0answers
26 views

Multi Universe theory [duplicate]

I understand and also believe that there can be other Universes but what I don't understand is why these other Universes have to be weird ? Why can't they be like our Universe ? Also I don't ...
4answers
58 views

Light Cone Explanation

Not sure if this question belongs here, or on Physics. Would someone please describe the "anatomy" of a light cone and provide an intuitive example? I have read the Wikipedia article ...
1answer
60 views

Mass, Radius, Colour, Size, Type of a Star from the Hipparcos Catalog

Using data from the Hipparcos Catalog download file, is there a way to determine the Visual or Apparent Magnitude from the data within? Can I obtain the Mass, Radius, colour, temperature, type ...
2answers
70 views

Could there be another planet between Mercury and the Sun?

Could there be another planet between Mercury and the Sun? Kepler found a lot of planets orbiting its star even 20 times closer than Mercury. If there were such planets in our system - would it be ...
2answers
40 views

What qualifies as a local star?

My professor used the term 'local star'. What range of distance is generally considered 'local' for a star? And what would be considered distant?
2answers
79 views

In geocentric models, did the earth rotate?

Under geocentric models, did the earth rotate around its axis? I assume that if the earth rotated around its axis, then the sun would not have to orbit around the earth at a very fast rate, whereas ...
0answers
25 views

Can you suggest telescope for beginners? [duplicate]

I am interested in astronomy and want to look deep into the awesome sky . So, suggest me an economic telescope or the specifications that are to be considered. I am from India.
2answers
79 views

How gently could a comet/asteroid/meteorite “hit” Earth?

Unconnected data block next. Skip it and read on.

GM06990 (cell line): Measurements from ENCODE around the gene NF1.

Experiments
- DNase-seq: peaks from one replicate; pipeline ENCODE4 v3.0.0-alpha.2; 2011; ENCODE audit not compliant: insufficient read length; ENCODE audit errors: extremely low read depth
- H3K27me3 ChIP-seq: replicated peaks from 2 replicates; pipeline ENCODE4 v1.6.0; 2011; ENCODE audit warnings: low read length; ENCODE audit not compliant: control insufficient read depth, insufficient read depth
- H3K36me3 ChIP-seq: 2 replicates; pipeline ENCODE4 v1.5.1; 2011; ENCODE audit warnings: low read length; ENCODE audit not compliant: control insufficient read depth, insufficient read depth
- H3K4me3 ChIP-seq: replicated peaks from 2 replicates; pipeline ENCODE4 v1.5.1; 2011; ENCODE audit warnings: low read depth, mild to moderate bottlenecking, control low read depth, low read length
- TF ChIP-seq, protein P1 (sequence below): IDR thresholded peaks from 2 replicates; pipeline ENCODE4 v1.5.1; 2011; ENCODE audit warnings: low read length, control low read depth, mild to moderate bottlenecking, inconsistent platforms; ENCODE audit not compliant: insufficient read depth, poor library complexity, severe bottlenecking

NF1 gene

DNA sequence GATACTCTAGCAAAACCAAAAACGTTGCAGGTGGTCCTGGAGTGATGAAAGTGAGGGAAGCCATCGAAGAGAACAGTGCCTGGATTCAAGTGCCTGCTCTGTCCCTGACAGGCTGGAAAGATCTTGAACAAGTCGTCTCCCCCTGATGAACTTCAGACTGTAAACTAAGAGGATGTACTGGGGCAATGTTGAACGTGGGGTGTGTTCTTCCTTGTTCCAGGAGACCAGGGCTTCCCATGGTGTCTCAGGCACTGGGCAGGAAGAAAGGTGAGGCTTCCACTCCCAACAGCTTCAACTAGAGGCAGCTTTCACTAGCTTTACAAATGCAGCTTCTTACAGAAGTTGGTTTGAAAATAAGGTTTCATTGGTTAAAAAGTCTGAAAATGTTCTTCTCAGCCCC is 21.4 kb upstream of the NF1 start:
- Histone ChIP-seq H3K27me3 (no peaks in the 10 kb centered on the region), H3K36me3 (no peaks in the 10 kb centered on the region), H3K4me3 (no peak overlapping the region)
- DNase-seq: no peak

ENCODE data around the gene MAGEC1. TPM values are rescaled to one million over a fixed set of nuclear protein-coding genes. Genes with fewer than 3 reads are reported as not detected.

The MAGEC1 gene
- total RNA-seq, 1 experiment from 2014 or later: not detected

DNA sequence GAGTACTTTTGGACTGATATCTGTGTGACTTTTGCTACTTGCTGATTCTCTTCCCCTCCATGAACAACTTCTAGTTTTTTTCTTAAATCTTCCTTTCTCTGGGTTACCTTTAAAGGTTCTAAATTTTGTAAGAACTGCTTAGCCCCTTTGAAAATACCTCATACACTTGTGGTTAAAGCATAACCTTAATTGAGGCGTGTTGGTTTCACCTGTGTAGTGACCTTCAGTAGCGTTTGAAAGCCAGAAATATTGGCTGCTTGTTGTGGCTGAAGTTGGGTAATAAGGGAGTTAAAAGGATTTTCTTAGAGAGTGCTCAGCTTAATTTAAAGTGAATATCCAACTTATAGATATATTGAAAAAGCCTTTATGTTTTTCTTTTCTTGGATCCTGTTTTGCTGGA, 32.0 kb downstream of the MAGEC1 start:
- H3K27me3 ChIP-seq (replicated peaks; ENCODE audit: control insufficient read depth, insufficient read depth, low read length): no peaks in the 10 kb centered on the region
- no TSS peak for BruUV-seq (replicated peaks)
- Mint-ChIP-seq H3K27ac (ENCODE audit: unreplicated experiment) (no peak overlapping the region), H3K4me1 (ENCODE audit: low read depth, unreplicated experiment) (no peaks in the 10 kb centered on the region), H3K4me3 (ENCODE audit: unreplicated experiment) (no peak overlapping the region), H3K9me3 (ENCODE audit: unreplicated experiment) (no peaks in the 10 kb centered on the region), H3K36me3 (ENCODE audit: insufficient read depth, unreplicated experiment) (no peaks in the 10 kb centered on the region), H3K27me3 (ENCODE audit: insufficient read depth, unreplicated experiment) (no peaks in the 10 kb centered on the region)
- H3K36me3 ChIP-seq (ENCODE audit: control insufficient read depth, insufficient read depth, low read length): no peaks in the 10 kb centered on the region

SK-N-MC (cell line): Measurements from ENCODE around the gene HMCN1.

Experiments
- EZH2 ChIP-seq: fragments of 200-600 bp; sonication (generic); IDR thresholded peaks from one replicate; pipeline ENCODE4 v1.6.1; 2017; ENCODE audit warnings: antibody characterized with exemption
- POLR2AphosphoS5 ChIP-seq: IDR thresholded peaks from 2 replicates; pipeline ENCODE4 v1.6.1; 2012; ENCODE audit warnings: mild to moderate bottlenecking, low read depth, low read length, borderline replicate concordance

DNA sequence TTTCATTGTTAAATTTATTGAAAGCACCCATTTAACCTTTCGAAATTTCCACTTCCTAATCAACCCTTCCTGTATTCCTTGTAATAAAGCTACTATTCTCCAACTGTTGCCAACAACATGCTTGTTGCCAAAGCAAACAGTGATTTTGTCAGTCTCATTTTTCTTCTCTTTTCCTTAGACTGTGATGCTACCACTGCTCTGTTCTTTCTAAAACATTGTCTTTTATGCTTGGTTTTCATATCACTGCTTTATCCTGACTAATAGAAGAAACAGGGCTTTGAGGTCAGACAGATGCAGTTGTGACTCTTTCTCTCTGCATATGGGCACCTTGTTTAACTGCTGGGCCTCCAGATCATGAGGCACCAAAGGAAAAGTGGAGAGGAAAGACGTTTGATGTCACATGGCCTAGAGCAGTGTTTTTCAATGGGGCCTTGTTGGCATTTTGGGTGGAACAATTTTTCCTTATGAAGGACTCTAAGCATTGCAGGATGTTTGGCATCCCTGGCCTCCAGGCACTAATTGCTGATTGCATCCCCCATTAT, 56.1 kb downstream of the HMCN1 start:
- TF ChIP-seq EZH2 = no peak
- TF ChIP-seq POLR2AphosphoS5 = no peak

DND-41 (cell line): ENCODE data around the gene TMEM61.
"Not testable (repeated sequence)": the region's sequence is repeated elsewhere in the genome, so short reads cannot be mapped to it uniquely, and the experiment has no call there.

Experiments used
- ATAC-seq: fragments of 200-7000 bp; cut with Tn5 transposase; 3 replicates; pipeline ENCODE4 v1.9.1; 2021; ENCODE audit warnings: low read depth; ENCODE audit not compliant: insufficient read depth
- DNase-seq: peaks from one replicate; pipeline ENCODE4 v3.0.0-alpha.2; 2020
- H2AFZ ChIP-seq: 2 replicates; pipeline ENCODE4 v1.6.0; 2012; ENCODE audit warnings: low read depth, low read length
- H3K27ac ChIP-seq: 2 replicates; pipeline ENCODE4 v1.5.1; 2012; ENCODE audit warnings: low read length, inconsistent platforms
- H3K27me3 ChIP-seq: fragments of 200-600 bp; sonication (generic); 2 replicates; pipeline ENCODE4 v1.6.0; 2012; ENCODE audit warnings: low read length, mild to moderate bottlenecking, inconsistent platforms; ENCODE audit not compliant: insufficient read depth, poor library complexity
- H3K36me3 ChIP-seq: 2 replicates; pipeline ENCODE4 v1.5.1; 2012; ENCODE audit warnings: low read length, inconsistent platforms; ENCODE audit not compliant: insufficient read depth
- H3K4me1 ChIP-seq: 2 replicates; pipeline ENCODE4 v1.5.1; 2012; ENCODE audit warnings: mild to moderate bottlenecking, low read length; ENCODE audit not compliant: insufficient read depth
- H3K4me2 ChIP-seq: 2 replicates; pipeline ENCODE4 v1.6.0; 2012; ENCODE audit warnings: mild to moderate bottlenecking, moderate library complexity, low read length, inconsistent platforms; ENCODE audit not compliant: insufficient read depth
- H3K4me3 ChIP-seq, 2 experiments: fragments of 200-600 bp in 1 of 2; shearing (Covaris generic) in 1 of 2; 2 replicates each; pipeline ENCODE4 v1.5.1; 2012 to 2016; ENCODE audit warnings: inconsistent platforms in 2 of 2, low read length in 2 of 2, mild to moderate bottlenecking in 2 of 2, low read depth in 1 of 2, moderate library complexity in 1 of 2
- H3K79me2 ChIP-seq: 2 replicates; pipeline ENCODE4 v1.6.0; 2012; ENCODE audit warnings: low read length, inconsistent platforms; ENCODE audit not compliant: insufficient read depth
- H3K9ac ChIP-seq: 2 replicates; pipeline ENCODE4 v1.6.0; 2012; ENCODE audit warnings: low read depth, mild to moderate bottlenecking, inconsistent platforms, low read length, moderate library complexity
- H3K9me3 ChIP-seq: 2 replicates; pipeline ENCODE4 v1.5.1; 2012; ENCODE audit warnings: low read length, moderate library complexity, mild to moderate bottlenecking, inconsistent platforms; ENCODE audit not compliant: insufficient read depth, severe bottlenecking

Could an object from outer space with the right velocity and orbit come into contact with the surface of our planet in a "slowish" manner?
3answers
134 views

Gallery of 'actual images' from space?

Where can a gallery of actual unaltered photographic images taken in (or of) space be found? Specifically ones that are untouched, not colorized (not necessarily black and white), and taken by natural ...
6answers
811 views

How are black holes found?

Black holes have so much gravity that even light can't escape from them. If we can't see them, and the suck up all electromagnetic radiation, then how can we find them?
2answers
146 views

Can we conclude with reasonable certainty that there is/are no Type 3 Civilizations in our galaxy?

As per the Kardashev Scale, type-3 civilizations are defined as "civilization(s) in possession of energy on the scale of its own galaxy, with energy consumption at ~ 4 x 10^44 erg/sec". Considering ...
4answers
898 views

By putting a mirror in space, would we be able to see into the past?

I only ask this because of how fast light travels. The question remains in the title. Why, or why not, would this work?
1answer
53 views

Why do not we use optical telescopes to study cosmic rays directly?

HESS, CTA, and VERITAS are used to study cosmic rays. What they receive are optical (maybe very blue) photons. So my question is: Why don't we use optical telescopes to study cosmic rays directly?
2answers
80 views

earth is spherical , does it mean the ground on earth is like a ball? [closed]

I know earth is spherical in shape. Does this means earths atmosphere is spherical in shape or the ground/(land+water combined) is in spherical shape. I have some doubts if the second is true. ...
2answers
47 views

Why do we have so few neutrinos to study?

According to Wikipedia most neutrinos passing through the Earth emanate from the Sun. About 65 billion (6.5^10) solar neutrinos per second pass through every square centimeter perpendicular to the ...
2answers
114 views

What proportion of planetary systems have been found with 'Hot Jupiters'

According to the NASA website "The strange attraction of Hot Jupiters", one of the main types of exoplanets that have been detected are Hot Jupiters, which are These are behemoth worlds that ...
2answers
78 views

Likelihood of a stable system with a dwarf planet's orbit inside that of a gas giant

I keep thinking of various planetary system configurations, and would like to know: What are the fundamental references based on Monte Carlo long-term simulation of planetary systems' evolution that ...